Kilvey Community Woodland

Coordinates: 51°37′59″N 3°55′19″W / 51.633°N 3.922°W / 51.633; -3.922

An entrance sign to the woodland, surrounded by grass and trees in the background
Entrance to the Kilvey Community Woodland

The Kilvey Community Woodland is a designated nature reserve located on the fringes of the city of Swansea, Wales. The area covers the slopes of Kilvey Hill and some of the flatter land to the northwest.


Kilvey Community Woodland is a three-square-kilometre (1.2 sq mi) area of woodland located around one kilometre (0.62 mi) from Swansea docks via the A4217. Crymlyn Bog nature reserve is located a short distance to the east of the woodland. The Kilvey Woodland area is regarded as an "urban fringe" woodland due to its close proximity to built up areas and is one of the largest of its kind in the Swansea area.[1] The park is managed by the Forestry Commission, the local council and a local volunteer group,[1] the Kilvey Hill Community Woodland Volunteers, established in the 1990s to help maintain and promote the area.[2] Swansea Council describes the area as "a refuge for wildlife in the city" with the site featuring areas of woodland, heathland, wetland and meadow.[1]

The woodland features a Community Sculpture Trail, featuring eight pieces of art made by volunteers and members of the local community.[3]


Prior to the start of the industrial revolution, the area was used a farmland to grow corn. In the 17th century, Bussy Mansell built a watermill nearby to process the grain being produced in the area.[4]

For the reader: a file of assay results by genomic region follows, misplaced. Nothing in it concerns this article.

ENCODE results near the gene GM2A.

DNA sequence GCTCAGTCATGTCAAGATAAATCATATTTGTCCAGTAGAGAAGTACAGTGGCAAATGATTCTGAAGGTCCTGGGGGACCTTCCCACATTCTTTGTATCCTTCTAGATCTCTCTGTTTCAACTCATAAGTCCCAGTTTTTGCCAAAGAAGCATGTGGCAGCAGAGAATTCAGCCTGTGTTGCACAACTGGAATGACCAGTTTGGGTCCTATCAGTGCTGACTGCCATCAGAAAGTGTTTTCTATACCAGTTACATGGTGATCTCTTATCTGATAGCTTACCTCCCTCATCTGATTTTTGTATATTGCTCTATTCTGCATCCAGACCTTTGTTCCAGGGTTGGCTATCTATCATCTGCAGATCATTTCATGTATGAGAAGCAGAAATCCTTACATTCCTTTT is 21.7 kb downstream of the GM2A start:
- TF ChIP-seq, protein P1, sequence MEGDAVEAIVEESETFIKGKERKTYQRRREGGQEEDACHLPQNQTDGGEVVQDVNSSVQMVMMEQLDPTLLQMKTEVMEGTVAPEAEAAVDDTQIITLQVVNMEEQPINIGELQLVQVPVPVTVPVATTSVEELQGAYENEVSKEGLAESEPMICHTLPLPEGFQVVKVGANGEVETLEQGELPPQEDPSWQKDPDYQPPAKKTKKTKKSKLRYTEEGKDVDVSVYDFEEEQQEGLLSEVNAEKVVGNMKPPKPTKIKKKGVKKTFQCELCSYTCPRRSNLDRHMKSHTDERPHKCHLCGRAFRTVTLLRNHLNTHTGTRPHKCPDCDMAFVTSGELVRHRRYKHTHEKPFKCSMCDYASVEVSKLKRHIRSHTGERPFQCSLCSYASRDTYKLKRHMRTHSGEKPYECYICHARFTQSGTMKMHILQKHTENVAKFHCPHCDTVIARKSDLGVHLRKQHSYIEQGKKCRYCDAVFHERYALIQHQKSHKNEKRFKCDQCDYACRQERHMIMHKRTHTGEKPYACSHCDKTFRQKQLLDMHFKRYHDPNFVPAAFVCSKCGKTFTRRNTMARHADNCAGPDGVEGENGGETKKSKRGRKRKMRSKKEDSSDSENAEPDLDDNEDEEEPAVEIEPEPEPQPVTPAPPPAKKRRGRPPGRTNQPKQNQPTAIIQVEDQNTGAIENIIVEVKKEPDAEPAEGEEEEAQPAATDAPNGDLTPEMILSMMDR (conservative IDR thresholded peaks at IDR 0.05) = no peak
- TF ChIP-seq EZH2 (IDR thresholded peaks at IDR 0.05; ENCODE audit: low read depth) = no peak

The area around the woodland was previously part of Swansea's industrial heartland, known for its production of tin, copper, zinc and other metals.[4][5] The copper produced left the soil in the local area contaminated and unsuitable for the majority of the local trees. The nearby corn fields were ruined and the surrounding area was left largely empty of plant and wildlife for several decades,[5] being described as "barren as the road".[4] Local farmers took John Henry Vivian, master of the works, to court over the death of livestock but were unsuccessful.[4]

In the 1960s, a redevelopment programme was initiated that included the creation of nature trails and replanting but support for the project faded. By the 1980s, the area had gained a reputation for ant-social behaviour.[3] Fir trees were planted in the woodland due to their resistance to the chemicals left in the ground and, in recent years, locals have begun attempts to reintroduce native plant life to the area.[5]


  1. ^ a b c "Kilvey Hill". Swansea Council. Retrieved 6 March 2020.
  2. ^ "About Us". Kilvey Hill Woodland Volunteers. Retrieved 6 March 2020.
  3. ^ a b Cook, Emma (20 June 1998). "Regeneration: The battle for Kilvey Hill". The Independent. Retrieved 6 March 2020.
  4. ^ a b c d Clements, Laura (25 May 2019). "Hillside's Makeover". South Wales Evening Post. Retrieved 6 March 2020 – via PressReader.
  5. ^ a b c "How you can get a Christmas tree for free in Swansea and help the environment at the same time". WalesOnline. Media Wales. Retrieved 6 March 2020.